I didn’t know what the story was with his ear but I just assumed it was cosmetic and got on with things. I was wrong about that.
My son has microtia and aural atresia, which is a congenital birth defect that forms in utero during the first trimester, and is often linked to other genetic syndromes. Microtia is the absence of the external ear structure and aural atresia is the absence of the ear canal and the inner ear structures.
My son has no outer ear. No ear canal. No ear drum. No ossicles (the tiny bones in the middle ear that conduct sound). But, he does have a cochlear so there is a little bit of residual hearing on the microtia-affected side.
All of this means that he has unilateral (single-sided) deafness and will need to wear a bone conducting hearing aid for the rest of his life. He can’t wear the more traditional (and more discreet) behind-the-ear hearing aids because:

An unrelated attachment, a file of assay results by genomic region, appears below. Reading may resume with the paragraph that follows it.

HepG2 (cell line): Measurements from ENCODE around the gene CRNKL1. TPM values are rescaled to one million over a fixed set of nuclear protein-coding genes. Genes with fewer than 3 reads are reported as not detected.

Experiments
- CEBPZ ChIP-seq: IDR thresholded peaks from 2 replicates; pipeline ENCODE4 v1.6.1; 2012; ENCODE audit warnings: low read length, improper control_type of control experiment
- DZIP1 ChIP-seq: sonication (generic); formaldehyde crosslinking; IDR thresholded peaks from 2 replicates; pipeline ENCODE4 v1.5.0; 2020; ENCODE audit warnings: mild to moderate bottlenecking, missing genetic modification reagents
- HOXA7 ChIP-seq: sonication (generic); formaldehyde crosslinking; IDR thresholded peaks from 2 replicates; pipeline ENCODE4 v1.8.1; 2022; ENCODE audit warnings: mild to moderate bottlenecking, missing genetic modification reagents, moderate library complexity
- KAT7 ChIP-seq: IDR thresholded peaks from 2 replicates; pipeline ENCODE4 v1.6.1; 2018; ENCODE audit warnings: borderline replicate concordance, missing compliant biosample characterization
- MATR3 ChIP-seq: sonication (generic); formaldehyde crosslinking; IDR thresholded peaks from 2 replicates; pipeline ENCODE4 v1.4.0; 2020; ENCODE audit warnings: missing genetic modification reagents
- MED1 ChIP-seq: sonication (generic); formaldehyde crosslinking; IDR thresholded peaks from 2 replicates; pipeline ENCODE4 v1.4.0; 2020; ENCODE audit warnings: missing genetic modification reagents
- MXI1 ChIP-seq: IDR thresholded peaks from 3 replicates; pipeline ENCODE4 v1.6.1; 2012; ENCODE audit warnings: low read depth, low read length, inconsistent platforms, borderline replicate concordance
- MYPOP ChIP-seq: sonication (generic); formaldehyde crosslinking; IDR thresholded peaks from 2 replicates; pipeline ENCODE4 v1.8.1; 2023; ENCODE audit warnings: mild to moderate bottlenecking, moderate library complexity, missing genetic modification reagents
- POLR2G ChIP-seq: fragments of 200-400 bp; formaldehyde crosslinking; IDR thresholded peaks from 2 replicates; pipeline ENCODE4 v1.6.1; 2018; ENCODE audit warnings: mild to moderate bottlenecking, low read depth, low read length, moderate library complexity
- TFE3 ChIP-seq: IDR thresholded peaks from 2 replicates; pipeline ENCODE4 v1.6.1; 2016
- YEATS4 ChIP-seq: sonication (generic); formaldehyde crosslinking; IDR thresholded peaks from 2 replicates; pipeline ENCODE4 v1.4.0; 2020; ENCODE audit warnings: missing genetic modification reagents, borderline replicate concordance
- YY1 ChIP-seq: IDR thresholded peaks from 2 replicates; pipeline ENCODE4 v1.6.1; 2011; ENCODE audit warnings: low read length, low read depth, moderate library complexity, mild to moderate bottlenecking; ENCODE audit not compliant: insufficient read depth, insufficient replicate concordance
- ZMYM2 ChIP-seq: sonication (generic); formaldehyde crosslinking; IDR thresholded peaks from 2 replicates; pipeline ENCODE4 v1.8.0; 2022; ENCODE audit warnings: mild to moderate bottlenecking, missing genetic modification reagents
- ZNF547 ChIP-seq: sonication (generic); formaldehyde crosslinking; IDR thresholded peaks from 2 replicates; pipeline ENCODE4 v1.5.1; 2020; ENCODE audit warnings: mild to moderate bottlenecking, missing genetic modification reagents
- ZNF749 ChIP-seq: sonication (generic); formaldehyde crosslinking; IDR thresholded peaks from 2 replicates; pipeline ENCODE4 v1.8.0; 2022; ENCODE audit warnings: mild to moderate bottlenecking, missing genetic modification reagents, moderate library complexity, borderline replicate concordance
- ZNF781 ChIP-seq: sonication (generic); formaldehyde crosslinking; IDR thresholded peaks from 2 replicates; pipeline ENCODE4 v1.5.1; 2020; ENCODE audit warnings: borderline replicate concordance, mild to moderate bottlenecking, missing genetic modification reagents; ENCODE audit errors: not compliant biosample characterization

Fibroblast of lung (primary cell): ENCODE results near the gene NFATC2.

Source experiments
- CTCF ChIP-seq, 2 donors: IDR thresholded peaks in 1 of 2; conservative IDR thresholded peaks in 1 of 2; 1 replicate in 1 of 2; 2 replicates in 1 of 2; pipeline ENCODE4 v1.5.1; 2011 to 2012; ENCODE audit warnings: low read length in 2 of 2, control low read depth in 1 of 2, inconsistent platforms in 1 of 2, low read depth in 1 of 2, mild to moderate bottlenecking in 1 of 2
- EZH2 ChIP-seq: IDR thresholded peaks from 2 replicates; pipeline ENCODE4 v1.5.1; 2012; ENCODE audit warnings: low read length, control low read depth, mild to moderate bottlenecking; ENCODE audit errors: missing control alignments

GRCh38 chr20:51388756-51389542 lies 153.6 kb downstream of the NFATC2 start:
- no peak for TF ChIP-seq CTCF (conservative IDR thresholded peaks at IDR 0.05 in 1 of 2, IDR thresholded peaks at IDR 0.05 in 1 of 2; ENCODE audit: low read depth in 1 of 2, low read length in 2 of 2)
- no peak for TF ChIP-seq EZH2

a) he doesn’t have an ear for it to clip onto
b) he doesn’t have an ear canal for the ear piece to fit into.
Kids with microtia have to wear a bone conducting hearing aid on a wide cloth headband instead.
This means that:
a) people make lots of jokes about my son looking like a tennis player
b) people mistake him for a girl all the time
c) people think I am some kind of insufferable hipster who insists on putting a headband on my male child (because getting a toddler to keep anything on their head is oh-so-flipping-easy, so let’s make a fashion statement)
Other fun facts about microtia:
> Microtia is the result of a rare 1 in 10 000 genetic abnormality, but has also been linked to the acne drug Roaccutane. Some people feel guilty or blame themselves for things they may – or may not – have done during their pregnancies but I can honestly say that I never have. Shit happens.